When Lent approaches, Chef Vicente Del Río’s childhood memories are stirred with the aromas of the season still very fresh in his head. The founder of the Taste of Mexico Association recalls with great detail his mom’s home cooked meals, always taking advantage of the freshest ingredients available while very cleverly omitting one thing: meat.
“Cuaresma (Lent in Spanish) used to be a very special time of the year for Mexican cuisine,” shared Del Río. “I remember my mom making a feast of seafood and vegetarian dishes on Wednesdays and Fridays, throughout my childhood. There was nothing like the appetizing smells that came out of her kitchen. They’re always vivid in my heart and mind.”
Del Río recalls how an afternoon spring meal would start with a delicious soup, either vegetable or Mexican sopita. “Mamá would whip up the soup of the day with lots of seasonal vegetables, readily available at the farmer’s market. Spinach, carrots or whatever beckoned at her would be part of the sopa.” He reminisces that her kitchen prowess helped get as many nutrients into every dish, especially soups, but in a way that the food was interesting and great tasting.
Topping Del Río’s most beloved dishes from his mom’s repertoire were her fish and shrimp recipes such as her Tampico-style Chipacholes (Seafood Soup), Pescadillas (Crispy Fish Tacos) and Camarones Rebosados (Breaded Shrimp served with a rich chile sauce on the side). “My mom was from Tampico, a port city located along Mexico’s Gulf Coast, so these recipes epitomize that region’s food, incorporating just the right balance of heartiness and flavor.” Accompanying the main course would be Calabacitas a la Mexicana (Mexican-style Zucchini) or Nopalitos (Cactus Paddles) to round out the menu with plenty of vegetables, perfect for a Lenten meal.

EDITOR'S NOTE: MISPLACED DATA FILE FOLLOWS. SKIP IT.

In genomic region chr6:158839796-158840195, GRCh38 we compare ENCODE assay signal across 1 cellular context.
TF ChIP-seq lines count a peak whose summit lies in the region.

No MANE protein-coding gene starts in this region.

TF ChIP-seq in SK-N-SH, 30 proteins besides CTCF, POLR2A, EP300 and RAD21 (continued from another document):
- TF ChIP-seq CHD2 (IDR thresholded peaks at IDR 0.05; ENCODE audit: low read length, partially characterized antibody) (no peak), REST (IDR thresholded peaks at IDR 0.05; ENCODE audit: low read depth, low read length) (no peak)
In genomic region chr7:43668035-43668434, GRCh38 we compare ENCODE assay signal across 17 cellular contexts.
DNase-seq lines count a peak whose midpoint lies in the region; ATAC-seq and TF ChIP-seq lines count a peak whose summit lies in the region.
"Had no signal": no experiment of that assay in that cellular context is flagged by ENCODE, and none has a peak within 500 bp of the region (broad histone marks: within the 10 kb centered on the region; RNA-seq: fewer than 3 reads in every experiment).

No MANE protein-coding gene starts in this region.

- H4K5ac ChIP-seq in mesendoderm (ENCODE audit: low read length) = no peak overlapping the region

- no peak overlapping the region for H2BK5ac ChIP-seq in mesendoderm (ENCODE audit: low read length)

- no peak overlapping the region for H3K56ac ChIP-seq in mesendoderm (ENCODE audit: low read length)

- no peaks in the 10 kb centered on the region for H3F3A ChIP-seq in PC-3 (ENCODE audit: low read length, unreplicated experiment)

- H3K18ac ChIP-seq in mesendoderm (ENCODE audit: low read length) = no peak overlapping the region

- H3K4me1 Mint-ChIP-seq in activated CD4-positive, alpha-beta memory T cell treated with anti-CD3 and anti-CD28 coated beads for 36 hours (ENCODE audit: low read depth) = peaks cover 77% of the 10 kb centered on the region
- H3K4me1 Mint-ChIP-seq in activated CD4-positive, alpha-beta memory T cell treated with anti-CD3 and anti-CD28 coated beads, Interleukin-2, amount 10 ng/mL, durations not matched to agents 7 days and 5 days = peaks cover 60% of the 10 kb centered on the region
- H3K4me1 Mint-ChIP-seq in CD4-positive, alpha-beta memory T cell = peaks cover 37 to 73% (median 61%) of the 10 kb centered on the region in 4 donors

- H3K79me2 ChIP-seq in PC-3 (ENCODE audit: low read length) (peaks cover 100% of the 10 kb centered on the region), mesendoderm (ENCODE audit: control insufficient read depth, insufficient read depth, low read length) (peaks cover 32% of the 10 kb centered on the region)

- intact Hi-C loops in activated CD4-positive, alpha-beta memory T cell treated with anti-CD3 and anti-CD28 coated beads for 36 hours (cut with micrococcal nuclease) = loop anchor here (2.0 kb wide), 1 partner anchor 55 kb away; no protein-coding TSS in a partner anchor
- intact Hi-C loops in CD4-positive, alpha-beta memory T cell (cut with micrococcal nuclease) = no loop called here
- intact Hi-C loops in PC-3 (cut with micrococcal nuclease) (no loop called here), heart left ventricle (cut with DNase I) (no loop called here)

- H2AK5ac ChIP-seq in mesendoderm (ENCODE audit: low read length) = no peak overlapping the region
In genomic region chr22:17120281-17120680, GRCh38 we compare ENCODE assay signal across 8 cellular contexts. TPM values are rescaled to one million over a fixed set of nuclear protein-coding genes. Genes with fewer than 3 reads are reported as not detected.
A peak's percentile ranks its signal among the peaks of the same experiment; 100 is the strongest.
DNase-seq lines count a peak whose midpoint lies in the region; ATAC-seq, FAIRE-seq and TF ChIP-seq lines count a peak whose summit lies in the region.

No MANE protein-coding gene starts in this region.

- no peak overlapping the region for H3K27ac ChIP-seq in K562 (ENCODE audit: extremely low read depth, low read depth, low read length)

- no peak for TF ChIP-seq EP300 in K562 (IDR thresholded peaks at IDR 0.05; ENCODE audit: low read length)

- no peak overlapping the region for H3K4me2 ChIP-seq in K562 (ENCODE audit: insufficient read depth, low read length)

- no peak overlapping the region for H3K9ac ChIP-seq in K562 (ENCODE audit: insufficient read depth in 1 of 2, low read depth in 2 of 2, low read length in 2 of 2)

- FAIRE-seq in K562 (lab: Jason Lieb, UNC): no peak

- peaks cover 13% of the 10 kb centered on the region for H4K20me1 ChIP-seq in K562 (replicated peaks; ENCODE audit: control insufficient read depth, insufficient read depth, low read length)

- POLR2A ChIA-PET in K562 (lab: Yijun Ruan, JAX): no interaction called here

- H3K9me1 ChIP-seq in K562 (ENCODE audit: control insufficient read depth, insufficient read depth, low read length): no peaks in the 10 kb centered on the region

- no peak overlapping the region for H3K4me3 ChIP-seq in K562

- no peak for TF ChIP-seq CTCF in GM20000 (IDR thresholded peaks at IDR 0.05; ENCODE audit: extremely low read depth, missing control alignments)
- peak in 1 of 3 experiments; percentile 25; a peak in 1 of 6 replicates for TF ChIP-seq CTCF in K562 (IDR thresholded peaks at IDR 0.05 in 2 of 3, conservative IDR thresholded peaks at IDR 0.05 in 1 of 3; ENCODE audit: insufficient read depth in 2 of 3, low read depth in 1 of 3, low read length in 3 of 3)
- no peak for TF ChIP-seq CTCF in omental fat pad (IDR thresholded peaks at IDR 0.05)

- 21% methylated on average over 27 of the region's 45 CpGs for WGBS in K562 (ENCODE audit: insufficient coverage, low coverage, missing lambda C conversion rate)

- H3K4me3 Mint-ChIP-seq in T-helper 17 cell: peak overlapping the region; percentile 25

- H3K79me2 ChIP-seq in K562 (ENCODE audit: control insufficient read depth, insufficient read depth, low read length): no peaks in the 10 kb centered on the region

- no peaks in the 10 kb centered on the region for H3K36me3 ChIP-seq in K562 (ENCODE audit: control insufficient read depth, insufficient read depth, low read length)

While Del Río sees several of these Lenten traditions waning, he tries to encourage these traditions with his kids but with a modern twist to make them relevant to the current younger generations. “There are ways to capture my childhood memories in today’s kitchen without all the prep time it used to take my mom.” One of Del Río’s shortcuts to replicate his mother’s recipes is tapping into high quality home-style sauces, like Las Palmas red or green chile sauces, available in most markets. “The sauce is the base for any dish. To make it taste like mom’s, I just perk it up a few more fresh herbs and spices once integrated into the original recipe. I’m magically transported to our kitchen table, with all the aromas and taste.”
Discover some of Chef Vicente Del Río’s childhood recipes by visiting www.laspalmassauces.com.